Science

Earth 2?

This morning I woke up to the news announcing the discovery of a new Earth-like planet orbiting a star in the constellation Libra. How awesome is that? Answer: very. There’s a good chance the planet is rocky, temperate, and watery, all of which makes it a prime place to start digging around for signs of life! The estimated temperatures range from 32 to 104F, which happens to be much, much more livable than Boston. If someone there sells a decent slice of pizza, I’ll be on the first rocket out of the Hub.

Of course, when I logged on to the Interwebbery I immediately checked out my darling Phil’s blog, and I encourage you to do the same to get the astronomically-correct info.

One quote from Phil really struck me:

Up until 1995 we weren’t even sure if any other stars had planets!

I had no idea — what an amazing thought, that in just twelve years we’ve managed to explore and discover so much about our universe. For comparison, it took me three years just to discover the Shawarma joint three blocks from my apartment.

This discovery is really only the beginning of a whole new task, with many more questions still unanswered. The most important of these is, of course:

What’s this going to do to my horoscope?

Rebecca Watson

Rebecca leads a team of skeptical female activists at Skepchick.org. She travels around the world delivering entertaining talks on science, atheism, feminism, and skepticism. There is currently an asteroid orbiting the sun with her name on it. You can follow her every fascinating move on Twitter or on Google+.

Related Articles

8 Comments

  1. Scott Adams makes a great proposal on this:

    [quote]I suggest we play God and put some there. 20.5 light years is too long for human travel, but we could place some hearty bacteria and whatnot in a probe and fire it in that direction. If there isn’t already life on Gliese 581 C, the bacteria and whatnot can evolve into zebras and Creationists over time. If there already is life on the planet, our bacteria and whatnot will probably infect them and wipe out their civilization. So we might want to put a Mars license plate on the probe.[/quote]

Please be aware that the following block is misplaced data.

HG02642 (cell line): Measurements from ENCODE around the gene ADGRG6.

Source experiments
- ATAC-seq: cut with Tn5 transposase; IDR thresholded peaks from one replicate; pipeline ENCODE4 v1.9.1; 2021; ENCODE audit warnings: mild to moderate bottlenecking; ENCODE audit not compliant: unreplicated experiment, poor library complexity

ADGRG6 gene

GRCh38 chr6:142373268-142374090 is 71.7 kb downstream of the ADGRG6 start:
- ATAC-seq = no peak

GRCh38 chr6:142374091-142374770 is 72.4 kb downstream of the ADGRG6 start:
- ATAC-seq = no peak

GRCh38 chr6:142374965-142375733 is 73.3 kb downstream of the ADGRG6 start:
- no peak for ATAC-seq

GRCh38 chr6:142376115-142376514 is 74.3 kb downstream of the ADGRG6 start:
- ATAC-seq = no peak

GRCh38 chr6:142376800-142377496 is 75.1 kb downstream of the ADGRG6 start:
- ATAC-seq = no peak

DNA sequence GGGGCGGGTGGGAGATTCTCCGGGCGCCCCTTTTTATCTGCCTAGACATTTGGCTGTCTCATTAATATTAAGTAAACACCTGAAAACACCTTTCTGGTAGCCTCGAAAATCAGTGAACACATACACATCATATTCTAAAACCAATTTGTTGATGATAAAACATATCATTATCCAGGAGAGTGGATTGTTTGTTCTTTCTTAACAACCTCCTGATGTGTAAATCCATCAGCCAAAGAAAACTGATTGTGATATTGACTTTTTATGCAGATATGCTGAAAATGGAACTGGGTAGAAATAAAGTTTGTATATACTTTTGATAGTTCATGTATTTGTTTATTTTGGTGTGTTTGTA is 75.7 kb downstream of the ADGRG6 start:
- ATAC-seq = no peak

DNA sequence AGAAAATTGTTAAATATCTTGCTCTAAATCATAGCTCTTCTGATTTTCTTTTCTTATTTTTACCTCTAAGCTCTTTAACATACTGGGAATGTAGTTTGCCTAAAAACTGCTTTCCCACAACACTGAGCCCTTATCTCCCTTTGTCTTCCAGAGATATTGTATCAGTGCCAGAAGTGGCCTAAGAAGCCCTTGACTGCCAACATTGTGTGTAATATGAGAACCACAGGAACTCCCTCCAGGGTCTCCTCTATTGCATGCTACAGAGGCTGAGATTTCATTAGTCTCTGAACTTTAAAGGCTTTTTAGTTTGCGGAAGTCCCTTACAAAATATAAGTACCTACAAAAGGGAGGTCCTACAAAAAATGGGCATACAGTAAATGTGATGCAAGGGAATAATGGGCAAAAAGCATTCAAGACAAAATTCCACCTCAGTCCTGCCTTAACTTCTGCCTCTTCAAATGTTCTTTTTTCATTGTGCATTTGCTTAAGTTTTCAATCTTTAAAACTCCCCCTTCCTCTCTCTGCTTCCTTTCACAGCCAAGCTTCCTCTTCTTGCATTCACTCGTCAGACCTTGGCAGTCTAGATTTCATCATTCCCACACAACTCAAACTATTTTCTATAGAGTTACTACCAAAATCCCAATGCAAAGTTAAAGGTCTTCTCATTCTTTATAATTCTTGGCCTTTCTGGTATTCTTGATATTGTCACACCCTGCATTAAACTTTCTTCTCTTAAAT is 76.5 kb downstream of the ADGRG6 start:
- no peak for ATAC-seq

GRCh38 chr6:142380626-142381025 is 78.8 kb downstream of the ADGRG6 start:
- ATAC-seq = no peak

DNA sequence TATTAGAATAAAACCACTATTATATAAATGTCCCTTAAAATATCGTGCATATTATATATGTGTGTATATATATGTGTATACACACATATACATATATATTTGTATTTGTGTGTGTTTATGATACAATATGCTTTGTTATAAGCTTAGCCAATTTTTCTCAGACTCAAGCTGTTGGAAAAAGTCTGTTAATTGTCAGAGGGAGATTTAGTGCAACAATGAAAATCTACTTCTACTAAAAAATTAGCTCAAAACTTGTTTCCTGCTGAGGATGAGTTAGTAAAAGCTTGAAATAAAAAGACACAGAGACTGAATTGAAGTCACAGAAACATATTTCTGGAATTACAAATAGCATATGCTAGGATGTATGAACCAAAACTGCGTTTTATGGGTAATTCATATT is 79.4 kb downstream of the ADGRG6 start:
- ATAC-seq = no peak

2. It's still not known how common solar systems like our own are, because we can't yet detect solar systems like our own. It's funny how people realized that lower mass stars are (a) dimmer and (b) less massive, and so superficially with most kinds of planet searches it is easier to detect planets in the habitable zone around these less massive objects than around solar-like stars.

  3. Response to:

    "Scott Adams makes a great proposal on this:

    [quote]I suggest we play God and put some there. 20.5 light years is too long for human travel, but we could place some hearty bacteria and whatnot in a probe and fire it in that direction. If there isn’t already life on Gliese 581 C, the bacteria and whatnot can evolve into zebras and Creationists over time. If there already is life on the planet, our bacteria and whatnot will probably infect them and wipe out their civilization. So we might want to put a Mars license plate on the probe.[/quote]"

    There's also a third possibility. The alien civilization we almost just wiped out could send a rocket with their own alien death-virus back to Earth in their final days.

  4. "There’s also a third possibility. The alien civilization we almost just wiped out could send a rocket with their own alien death-virus back to Earth in their final days."

    Well, we'd probably have several centuries to wait for it to arrive, and we'd know where to look out for it.

Leave a Reply

You May Also Enjoy

Close
Close